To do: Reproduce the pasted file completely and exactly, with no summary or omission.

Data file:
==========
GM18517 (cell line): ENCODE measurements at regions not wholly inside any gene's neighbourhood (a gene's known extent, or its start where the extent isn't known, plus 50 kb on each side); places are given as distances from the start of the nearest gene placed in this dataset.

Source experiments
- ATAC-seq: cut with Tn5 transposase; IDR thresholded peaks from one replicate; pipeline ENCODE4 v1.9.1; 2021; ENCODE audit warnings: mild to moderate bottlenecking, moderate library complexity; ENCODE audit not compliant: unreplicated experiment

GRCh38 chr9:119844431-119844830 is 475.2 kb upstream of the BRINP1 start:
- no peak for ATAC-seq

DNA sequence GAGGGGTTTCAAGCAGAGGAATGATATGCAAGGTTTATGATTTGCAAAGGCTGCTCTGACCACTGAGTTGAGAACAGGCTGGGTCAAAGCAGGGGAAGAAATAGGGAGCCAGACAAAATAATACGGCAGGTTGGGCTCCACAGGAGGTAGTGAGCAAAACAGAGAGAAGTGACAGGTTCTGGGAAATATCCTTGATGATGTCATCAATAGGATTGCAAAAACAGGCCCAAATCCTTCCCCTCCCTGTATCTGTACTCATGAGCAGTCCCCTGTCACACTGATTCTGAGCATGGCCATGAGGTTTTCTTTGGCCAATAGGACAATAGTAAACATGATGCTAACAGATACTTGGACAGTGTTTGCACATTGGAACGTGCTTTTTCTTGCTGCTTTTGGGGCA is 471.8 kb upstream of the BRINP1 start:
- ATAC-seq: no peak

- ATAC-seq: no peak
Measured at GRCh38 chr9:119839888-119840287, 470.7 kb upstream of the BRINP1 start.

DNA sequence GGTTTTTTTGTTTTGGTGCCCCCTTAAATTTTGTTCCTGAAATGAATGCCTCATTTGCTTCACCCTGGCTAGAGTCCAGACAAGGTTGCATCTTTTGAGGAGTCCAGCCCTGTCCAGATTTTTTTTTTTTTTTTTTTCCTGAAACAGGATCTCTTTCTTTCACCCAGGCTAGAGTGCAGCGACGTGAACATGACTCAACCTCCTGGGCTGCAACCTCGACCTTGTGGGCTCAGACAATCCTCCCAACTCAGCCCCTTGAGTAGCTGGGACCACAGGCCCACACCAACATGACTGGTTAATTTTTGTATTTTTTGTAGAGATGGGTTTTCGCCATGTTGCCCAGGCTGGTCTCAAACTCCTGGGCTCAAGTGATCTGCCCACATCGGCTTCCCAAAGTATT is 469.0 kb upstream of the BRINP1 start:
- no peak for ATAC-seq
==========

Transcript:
GM18517 (cell line): ENCODE measurements at regions not wholly inside any gene's neighbourhood (a gene's known extent, or its start where the extent isn't known, plus 50 kb on each side); places are given as distances from the start of the nearest gene placed in this dataset.

Source experiments
- ATAC-seq: cut with Tn5 transposase; IDR thresholded peaks from one replicate; pipeline ENCODE4 v1.9.1; 2021; ENCODE audit warnings: mild to moderate bottlenecking, moderate library complexity; ENCODE audit not compliant: unreplicated experiment

GRCh38 chr9:119844431-119844830 is 475.2 kb upstream of the BRINP1 start:
- no peak for ATAC-seq

DNA sequence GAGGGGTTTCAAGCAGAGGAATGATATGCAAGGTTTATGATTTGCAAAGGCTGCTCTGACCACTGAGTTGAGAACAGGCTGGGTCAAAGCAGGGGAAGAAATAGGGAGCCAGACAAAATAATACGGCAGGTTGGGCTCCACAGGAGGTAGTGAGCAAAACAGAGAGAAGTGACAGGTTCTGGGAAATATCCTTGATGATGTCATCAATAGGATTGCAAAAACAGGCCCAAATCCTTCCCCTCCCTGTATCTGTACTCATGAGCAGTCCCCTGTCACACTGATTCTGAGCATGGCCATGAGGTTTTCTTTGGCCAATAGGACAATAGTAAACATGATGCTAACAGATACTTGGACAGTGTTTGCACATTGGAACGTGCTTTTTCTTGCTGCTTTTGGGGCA is 471.8 kb upstream of the BRINP1 start:
- ATAC-seq: no peak

- ATAC-seq: no peak
Measured at GRCh38 chr9:119839888-119840287, 470.7 kb upstream of the BRINP1 start.

DNA sequence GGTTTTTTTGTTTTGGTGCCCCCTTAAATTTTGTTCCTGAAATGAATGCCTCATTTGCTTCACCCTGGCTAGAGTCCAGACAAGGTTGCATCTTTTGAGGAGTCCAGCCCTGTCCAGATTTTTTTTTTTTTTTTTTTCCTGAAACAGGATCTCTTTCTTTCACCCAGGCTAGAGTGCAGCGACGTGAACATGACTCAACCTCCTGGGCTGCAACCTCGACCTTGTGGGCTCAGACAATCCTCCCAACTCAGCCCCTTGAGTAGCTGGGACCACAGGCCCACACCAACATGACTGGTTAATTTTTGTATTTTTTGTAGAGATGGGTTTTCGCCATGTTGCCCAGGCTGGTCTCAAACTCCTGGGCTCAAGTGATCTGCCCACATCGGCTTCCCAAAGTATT is 469.0 kb upstream of the BRINP1 start:
- no peak for ATAC-seq